As my research shows, the evaluation of the traditional liturgy, the creation of new blessings, rabbis’ sermons, social activities, and educational programs broke the stigma and established a Jewish affiliation and public recognition. While AIDS had been referred to as a social issue which should be treated by the government, these Reform religious, spiritual, and social activities demonstrated how the reactions to the epidemic expressed individual experiences and feelings. AIDS theology—which was created as an outcome of personal illness, mourning, and death—was characterized by the reformulation of popular mourning prayers and blessings for healing, creating new arguments for God’s existence, the use of biblical metaphors, and the re-appropriation of traditional symbols.
My research was based on the textual analysis of prayer texts, rabbis’ sermons, community services, activities, and educational programs. All of these sources were collected during my residency (thanks to the American Council for Judaism Fellowship) at the Jacob Rader Marcus Center of the American Jewish Archives (AJA) in the summer of 2018. While there, I found some folders which included these materials, and I viewed all of them as living evidence. I connected what I had read and known about the subject with how people actually wrote and documented their experiences and performances. I acquired a better understanding of how HIV/AIDS achieved a Jewish treatment and how rabbis’ sermons were constructed as a political act of resistance against AIDS- and LGBT-phobia.
SPW: Given your work on this topic, I want to ask you if you have any sociological observations to share about how Israeli Jews, Reform or otherwise, are responding to the current pandemic?
EBL: From the beginning of the COVID-19 outbreak, Jewish narrative, practice, and rhetoric have been an integral part of the public discourse. The former head of Israel’s Ministry of Health, who is affiliated with the Jewish Orthodox Hassidic community, delivered such messages as, “Ani Hashem Rofecha”— “I am G‑d, your healer.” The biblical verse was adapted to the current pandemic situation.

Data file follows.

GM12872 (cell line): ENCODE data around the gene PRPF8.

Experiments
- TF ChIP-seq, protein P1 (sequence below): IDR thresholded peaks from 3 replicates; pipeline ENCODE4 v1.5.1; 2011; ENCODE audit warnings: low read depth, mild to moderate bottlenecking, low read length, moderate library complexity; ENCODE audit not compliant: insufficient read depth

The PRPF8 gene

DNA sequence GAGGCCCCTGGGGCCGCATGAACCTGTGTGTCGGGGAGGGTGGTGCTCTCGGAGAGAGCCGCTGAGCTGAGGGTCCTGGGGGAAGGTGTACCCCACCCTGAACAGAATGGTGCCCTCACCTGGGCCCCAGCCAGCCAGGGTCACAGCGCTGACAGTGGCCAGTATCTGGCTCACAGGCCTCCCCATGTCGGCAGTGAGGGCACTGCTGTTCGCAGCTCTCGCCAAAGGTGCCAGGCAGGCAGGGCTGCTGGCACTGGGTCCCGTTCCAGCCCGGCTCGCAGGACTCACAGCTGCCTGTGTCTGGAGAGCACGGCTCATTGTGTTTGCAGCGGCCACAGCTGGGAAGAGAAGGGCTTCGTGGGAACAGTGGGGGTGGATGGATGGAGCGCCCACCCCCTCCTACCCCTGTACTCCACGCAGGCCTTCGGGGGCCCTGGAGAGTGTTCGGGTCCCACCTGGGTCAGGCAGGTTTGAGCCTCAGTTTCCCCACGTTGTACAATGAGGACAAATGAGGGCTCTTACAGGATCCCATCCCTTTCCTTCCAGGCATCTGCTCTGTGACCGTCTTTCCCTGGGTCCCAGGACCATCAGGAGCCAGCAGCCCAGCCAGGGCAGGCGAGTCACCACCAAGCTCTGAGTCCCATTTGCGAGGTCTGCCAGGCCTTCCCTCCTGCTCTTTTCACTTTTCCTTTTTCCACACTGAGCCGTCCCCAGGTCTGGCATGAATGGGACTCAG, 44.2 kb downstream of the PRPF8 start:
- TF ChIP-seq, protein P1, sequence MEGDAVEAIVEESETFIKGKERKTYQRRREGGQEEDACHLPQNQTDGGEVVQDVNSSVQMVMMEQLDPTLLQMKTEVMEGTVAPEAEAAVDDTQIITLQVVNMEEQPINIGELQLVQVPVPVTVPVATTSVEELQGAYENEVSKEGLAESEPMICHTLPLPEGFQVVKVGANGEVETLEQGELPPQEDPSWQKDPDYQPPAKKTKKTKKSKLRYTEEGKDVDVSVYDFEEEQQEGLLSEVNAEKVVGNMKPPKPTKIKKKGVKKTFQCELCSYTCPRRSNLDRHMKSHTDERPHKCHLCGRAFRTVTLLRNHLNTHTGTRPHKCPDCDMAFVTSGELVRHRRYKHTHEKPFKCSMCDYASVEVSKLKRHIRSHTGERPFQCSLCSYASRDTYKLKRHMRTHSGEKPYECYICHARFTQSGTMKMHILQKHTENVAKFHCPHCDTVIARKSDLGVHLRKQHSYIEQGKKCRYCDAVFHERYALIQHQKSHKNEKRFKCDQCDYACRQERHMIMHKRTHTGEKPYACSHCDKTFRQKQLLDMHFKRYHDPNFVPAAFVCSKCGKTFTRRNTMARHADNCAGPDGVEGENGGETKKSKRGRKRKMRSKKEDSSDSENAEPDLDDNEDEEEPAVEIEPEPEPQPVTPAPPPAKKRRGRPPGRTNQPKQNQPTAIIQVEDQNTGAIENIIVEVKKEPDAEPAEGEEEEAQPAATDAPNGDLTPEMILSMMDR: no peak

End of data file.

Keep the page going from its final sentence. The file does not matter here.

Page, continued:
Other elements of traditional Jewish discourse, including religious rituals and prayers, were also adapted to fight Coronavirus. Some Orthodox Rabbis conducted an “air-prayer”, spoken while flying in a helicopter, and while blowing the shofar from above. The chief rabbis of Israel declared March 25th as a day of atonement, and the Western Wall’s chief rabbi prohibited touching the Wall’s stones to prevent the spread of the disease. Al-Aqsa Mosque and other sacred spaces in the Old City of Jerusalem were closed for visitors, and on-site prayers ceased. In addition, gatherings at synagogues in Israel were prohibited, one of the more controversial decisions.
The Reform congregation, as a liberal group, has continued to offer their services via Facebook and Zoom. That’s allowed me to study emergency netnography (virtual fieldwork); my research examines virtual Reform Jewish ritual services transmitted by social media platforms and online video conference applications. The Reform Jewish community, which supports modern liberal theology, confirms the usage of such technological means on Shabbat and holiday ritual performances.
The transition to a “virtual community” necessitated by COVID-19 challenges the structure of rituals, changes the congregants’ familiar religious gestures and behaviors, and reveals rabbis’ creative liturgical responses. It also exposes diverse remote interactions by connecting communal and private spaces.
At the same time, virtual Israeli services in Reform congregations involve politics, since the Reform movement in Israel is an excluded community, which must fight for equal rights. Thus, even as the virtual solution might enable Jewish ritual, it might also be considered an obstacle, as it shows how community and services can be achieved without a physical space. My research will investigate this intersection of digital space with contemporary religious communities and political conflicts.